I didn't photograph all the construction, but that's easy to imagine. Everything can be sewn inside out (almost like one of those diablo spinning top toys in shape) and then turned right side out through an opening left in the base of the lining/cone attachment.

I also cut two extra bases out of wool sweater fabric, and then a few layers of wool quilt batting and made these little quilted sandwich pads that can be removed for washing (and shaking out poop). they make me laugh cause they look exactly like old fashioned stove top hotplates!


So those pictures are all the too small tents (I've unpicked the names and will list them on eBay for someone else's littler pets). Here are the boys checking out their new bigger tents...


Little did they know that the very next day they'd be coming to work with me, and those tents would become their post-neutering recovery beds!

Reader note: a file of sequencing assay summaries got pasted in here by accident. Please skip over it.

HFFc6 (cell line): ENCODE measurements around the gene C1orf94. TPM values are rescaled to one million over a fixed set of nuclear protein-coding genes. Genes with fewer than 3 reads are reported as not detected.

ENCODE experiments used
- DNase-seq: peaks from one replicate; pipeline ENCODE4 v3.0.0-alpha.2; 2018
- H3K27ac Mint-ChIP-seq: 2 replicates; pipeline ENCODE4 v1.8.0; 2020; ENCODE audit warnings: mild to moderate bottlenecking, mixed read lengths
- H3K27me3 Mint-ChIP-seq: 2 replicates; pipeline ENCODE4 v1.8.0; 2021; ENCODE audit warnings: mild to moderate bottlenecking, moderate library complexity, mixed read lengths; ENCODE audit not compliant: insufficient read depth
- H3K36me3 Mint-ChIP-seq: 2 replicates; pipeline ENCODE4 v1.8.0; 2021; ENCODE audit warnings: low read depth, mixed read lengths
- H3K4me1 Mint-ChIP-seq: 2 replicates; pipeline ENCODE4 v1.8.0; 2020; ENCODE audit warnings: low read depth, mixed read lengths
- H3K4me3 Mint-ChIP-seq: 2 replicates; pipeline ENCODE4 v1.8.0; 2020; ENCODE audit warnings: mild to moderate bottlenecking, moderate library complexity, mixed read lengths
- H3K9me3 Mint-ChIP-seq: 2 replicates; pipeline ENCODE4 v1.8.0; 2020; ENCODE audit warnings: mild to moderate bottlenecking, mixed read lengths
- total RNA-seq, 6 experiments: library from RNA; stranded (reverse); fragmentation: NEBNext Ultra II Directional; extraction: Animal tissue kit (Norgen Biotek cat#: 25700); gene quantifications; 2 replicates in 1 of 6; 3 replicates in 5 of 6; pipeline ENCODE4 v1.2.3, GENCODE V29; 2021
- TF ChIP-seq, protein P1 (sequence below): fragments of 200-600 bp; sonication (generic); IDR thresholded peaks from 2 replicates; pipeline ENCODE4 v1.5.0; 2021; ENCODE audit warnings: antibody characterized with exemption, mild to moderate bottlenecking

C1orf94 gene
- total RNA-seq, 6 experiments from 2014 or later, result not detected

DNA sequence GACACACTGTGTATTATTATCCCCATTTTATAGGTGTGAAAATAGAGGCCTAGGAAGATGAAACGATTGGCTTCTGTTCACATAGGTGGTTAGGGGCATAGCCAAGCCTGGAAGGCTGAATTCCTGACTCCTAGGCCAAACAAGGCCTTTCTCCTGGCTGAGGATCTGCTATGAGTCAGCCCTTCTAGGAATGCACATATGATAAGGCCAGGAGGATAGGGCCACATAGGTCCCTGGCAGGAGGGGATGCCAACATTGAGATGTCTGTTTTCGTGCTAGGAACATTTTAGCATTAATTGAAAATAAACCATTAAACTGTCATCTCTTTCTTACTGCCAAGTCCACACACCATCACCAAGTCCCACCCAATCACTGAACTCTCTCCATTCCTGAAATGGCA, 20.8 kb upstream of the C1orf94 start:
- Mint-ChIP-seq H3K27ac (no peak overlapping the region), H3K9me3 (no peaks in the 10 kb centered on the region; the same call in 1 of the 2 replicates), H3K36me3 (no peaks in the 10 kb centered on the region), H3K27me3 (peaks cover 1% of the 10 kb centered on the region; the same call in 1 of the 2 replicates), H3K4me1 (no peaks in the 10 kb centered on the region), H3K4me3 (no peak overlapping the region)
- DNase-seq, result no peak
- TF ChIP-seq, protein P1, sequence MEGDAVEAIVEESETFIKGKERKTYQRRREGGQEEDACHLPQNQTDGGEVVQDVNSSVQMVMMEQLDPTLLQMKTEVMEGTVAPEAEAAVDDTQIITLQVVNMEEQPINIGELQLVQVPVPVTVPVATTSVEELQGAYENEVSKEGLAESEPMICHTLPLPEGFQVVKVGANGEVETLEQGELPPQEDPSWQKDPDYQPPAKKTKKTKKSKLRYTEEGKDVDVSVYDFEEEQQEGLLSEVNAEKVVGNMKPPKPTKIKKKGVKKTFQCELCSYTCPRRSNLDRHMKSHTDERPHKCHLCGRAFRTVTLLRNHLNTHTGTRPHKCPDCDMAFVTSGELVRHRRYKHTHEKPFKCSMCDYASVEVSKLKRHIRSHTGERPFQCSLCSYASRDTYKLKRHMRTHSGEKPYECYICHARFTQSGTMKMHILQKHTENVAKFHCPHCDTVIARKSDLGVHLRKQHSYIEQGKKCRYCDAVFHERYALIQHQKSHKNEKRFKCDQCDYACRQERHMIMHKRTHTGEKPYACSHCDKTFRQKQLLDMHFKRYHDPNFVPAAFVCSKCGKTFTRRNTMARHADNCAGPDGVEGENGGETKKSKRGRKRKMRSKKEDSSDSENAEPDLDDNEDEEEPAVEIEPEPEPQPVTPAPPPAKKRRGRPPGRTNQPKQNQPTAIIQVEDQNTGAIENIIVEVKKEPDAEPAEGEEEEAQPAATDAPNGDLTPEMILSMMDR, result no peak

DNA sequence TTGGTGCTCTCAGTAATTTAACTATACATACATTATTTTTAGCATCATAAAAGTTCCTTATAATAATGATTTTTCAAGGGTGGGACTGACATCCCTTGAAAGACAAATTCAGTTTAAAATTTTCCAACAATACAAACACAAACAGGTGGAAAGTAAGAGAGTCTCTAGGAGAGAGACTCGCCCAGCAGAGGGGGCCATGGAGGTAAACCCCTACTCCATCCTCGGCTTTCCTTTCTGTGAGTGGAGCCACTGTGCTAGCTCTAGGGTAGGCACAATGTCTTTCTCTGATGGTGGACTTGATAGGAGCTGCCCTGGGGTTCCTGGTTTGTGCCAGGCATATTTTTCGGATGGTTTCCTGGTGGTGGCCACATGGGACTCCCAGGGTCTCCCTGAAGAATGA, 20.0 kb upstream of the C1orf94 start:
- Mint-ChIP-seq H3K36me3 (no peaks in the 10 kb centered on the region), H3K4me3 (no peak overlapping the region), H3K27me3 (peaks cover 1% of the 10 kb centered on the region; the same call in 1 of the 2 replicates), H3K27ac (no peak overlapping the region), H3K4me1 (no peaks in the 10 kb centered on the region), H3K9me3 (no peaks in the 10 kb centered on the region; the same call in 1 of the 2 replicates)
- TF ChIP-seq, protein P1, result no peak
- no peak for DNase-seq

Wrong tents, but they're too stoned to notice!

That was back in April. They're well recovered and have stopped trying to kill each other. They have, of course, managed to trash their tents. At least I've recorded all the details here so next winter I can quickly and easy make new ones to whatever dimensions the boys require.





Monday, 22 August 2022

New camo cargos

I was going to share my Melbourne Frocktails outfit on the blog next, but I really didn't get good photos, and completely forgot to photograph the jacket at all. I'll have to iron the skirt, do my hair and start again. Don't hold your breath :)

Meanwhile, I made a new pair of cargo pants for the ever growing teenager.


I'd just measured him for another project that was a fit-fail, so I figured I'd launch straight in with this pattern. the Jutland Pants by Thread Theory. I'd made view A for Flipper back here, but for the kid is was to be the full view B cargo style